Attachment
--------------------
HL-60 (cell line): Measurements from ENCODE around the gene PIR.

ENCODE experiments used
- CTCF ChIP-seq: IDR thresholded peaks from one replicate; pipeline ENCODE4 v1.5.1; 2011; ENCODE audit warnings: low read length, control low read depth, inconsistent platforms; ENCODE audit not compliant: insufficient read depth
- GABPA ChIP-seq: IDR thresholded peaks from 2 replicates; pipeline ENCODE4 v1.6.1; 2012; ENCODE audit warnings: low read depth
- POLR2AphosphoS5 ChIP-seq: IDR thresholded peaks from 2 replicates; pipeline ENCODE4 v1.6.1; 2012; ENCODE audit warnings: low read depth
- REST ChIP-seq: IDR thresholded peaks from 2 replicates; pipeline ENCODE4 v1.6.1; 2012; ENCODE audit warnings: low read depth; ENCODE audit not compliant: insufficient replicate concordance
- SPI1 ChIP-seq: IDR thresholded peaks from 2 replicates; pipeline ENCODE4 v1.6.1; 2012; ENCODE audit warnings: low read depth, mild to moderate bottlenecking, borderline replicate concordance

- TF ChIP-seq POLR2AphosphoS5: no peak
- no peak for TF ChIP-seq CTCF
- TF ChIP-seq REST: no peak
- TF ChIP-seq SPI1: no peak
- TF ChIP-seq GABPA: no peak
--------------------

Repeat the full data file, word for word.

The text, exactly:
HL-60 (cell line): Measurements from ENCODE around the gene PIR.

ENCODE experiments used
- CTCF ChIP-seq: IDR thresholded peaks from one replicate; pipeline ENCODE4 v1.5.1; 2011; ENCODE audit warnings: low read length, control low read depth, inconsistent platforms; ENCODE audit not compliant: insufficient read depth
- GABPA ChIP-seq: IDR thresholded peaks from 2 replicates; pipeline ENCODE4 v1.6.1; 2012; ENCODE audit warnings: low read depth
- POLR2AphosphoS5 ChIP-seq: IDR thresholded peaks from 2 replicates; pipeline ENCODE4 v1.6.1; 2012; ENCODE audit warnings: low read depth
- REST ChIP-seq: IDR thresholded peaks from 2 replicates; pipeline ENCODE4 v1.6.1; 2012; ENCODE audit warnings: low read depth; ENCODE audit not compliant: insufficient replicate concordance
- SPI1 ChIP-seq: IDR thresholded peaks from 2 replicates; pipeline ENCODE4 v1.6.1; 2012; ENCODE audit warnings: low read depth, mild to moderate bottlenecking, borderline replicate concordance

- TF ChIP-seq POLR2AphosphoS5: no peak
- no peak for TF ChIP-seq CTCF
- TF ChIP-seq REST: no peak
- TF ChIP-seq SPI1: no peak
- TF ChIP-seq GABPA: no peak